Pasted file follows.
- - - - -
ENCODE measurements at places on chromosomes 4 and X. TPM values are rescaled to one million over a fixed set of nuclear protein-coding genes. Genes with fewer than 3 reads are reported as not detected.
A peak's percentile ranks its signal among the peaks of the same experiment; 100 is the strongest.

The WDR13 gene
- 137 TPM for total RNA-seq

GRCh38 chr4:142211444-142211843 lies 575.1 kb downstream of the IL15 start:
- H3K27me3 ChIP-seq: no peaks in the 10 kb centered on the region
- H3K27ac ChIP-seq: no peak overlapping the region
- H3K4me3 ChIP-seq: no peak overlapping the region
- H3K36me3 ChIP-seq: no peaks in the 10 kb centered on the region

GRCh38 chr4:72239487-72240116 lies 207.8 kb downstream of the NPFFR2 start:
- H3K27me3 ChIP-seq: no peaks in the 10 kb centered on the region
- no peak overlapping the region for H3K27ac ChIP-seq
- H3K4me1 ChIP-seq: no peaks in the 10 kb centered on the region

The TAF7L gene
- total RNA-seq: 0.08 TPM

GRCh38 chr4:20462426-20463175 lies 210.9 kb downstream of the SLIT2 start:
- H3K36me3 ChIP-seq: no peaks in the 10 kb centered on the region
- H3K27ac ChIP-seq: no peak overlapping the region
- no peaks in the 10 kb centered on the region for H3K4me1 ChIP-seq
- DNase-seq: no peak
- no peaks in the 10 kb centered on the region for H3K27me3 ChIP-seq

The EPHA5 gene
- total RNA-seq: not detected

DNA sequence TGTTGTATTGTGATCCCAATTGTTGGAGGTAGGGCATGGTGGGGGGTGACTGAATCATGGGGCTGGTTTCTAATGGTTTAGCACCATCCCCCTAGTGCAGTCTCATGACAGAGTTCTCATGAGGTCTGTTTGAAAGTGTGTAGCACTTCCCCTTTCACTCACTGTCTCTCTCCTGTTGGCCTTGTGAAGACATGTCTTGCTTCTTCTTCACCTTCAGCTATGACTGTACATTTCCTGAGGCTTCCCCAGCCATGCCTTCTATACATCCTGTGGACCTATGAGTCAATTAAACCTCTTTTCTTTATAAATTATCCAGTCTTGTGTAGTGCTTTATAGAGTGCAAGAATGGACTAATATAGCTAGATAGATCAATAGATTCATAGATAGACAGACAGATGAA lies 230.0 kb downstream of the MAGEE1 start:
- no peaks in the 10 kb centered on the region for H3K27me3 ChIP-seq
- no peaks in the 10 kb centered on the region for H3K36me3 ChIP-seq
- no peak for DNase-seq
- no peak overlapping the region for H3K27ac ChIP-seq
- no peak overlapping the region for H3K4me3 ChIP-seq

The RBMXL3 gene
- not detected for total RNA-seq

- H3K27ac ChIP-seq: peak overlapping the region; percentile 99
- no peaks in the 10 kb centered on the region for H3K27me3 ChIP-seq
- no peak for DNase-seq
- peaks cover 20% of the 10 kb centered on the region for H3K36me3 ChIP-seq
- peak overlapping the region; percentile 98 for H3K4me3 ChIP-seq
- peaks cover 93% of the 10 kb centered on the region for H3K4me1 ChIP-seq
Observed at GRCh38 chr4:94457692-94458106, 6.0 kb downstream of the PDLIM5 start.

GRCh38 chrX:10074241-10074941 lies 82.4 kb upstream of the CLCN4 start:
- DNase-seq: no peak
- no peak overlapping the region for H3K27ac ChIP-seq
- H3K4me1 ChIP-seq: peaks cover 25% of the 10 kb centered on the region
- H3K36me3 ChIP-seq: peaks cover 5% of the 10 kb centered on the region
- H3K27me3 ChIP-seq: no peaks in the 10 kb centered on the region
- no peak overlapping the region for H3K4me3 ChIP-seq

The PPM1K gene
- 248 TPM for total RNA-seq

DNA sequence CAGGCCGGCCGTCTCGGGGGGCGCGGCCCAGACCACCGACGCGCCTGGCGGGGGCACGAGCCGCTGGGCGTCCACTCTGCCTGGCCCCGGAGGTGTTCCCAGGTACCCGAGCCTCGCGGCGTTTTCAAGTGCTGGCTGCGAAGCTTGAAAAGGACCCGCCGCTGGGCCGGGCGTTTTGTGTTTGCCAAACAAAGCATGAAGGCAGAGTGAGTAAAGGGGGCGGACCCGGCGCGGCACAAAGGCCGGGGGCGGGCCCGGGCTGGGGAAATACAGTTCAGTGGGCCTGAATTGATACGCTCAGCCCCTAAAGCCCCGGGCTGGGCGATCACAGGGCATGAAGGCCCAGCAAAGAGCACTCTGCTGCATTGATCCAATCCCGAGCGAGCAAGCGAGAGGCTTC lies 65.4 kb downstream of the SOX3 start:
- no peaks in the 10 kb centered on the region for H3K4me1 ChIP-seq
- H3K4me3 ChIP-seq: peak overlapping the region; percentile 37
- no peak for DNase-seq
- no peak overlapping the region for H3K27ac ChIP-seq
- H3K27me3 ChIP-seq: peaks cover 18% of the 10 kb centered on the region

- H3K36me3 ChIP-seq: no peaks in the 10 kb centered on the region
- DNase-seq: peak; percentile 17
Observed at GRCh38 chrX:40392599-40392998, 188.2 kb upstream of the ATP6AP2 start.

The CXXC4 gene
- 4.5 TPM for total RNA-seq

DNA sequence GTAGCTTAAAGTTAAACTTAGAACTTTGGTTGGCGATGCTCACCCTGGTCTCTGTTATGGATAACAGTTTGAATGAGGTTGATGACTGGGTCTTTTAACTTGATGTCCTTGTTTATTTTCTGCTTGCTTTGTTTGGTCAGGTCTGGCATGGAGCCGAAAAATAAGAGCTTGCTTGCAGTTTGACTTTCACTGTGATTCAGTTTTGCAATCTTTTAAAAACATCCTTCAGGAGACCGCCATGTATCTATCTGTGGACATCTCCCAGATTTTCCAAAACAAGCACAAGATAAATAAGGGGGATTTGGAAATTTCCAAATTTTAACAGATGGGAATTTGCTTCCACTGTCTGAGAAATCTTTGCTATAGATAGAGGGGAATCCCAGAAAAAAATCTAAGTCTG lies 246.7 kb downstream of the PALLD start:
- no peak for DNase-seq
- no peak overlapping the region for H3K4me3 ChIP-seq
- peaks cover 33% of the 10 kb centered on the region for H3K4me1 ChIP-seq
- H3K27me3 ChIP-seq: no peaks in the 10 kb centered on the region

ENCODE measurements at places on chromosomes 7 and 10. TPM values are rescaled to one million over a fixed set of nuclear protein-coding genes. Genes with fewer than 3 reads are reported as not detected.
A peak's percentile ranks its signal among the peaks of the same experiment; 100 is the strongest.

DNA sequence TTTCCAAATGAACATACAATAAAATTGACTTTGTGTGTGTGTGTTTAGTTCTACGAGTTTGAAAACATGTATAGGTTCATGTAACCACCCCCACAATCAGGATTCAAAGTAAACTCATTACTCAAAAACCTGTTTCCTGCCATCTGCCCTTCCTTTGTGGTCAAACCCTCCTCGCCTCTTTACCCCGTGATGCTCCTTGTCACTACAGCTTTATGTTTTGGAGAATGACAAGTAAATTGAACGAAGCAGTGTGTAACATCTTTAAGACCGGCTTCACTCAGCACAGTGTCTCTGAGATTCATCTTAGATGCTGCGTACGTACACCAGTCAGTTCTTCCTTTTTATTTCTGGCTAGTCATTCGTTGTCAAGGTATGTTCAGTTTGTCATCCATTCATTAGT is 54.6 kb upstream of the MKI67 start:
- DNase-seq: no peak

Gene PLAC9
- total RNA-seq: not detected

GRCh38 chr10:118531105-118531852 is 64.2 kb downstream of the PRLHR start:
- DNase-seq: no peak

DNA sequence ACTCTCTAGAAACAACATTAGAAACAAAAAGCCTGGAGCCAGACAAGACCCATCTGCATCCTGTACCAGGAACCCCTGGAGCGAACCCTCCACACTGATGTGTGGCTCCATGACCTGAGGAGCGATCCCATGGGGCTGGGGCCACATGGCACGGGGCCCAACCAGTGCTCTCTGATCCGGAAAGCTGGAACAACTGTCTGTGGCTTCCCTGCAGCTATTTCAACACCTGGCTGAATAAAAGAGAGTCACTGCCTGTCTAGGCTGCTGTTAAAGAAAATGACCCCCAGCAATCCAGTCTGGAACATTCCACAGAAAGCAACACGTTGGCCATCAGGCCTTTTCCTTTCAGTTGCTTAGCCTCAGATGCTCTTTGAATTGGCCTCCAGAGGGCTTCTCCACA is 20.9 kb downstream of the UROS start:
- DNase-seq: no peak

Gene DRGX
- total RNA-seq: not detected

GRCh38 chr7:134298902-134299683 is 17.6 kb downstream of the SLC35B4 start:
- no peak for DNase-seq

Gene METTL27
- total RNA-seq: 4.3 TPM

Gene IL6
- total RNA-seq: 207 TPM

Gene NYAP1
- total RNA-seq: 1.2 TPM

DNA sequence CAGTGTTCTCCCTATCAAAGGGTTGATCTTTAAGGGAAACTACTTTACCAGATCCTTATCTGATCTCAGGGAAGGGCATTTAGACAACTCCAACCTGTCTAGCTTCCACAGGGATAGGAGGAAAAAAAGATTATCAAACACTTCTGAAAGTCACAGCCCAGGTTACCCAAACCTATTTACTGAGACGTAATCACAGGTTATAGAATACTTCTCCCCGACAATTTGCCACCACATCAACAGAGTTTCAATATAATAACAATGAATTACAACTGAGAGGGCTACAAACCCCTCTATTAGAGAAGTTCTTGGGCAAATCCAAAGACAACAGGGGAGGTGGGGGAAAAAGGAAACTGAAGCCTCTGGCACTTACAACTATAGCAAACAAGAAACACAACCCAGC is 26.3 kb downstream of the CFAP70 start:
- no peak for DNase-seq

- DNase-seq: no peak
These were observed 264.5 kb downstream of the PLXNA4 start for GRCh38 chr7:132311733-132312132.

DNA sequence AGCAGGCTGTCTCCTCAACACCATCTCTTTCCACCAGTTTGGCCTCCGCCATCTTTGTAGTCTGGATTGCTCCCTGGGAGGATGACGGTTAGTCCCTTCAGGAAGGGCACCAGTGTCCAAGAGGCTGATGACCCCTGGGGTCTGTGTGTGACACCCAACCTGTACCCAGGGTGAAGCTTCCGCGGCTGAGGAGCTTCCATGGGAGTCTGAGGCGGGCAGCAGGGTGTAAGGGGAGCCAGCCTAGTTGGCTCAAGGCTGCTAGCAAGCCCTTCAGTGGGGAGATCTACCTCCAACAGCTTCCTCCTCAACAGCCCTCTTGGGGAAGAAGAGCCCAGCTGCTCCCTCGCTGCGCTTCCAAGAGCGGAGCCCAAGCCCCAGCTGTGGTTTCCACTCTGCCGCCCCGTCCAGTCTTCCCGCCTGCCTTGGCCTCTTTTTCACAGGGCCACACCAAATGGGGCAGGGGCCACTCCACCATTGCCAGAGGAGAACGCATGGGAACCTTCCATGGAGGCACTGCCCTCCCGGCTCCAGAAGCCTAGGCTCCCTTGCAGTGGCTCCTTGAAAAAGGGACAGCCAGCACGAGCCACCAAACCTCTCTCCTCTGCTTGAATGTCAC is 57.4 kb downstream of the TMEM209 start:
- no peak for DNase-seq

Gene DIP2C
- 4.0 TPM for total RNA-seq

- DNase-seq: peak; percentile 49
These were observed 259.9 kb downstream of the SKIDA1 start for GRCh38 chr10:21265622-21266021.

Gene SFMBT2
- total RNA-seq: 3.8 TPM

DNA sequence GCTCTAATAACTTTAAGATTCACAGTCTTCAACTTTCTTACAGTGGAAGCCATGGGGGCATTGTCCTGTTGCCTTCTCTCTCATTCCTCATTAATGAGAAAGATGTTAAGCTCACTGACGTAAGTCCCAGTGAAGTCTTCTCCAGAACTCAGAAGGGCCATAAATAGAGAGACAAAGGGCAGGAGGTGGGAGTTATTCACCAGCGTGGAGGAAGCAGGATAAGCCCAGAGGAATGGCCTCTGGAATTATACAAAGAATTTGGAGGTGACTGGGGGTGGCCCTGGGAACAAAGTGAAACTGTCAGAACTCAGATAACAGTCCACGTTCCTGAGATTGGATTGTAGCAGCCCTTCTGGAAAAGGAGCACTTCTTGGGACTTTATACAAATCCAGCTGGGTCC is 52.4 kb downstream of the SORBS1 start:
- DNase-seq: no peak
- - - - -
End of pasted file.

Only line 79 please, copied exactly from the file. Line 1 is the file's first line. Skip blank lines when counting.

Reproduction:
- total RNA-seq: 4.3 TPM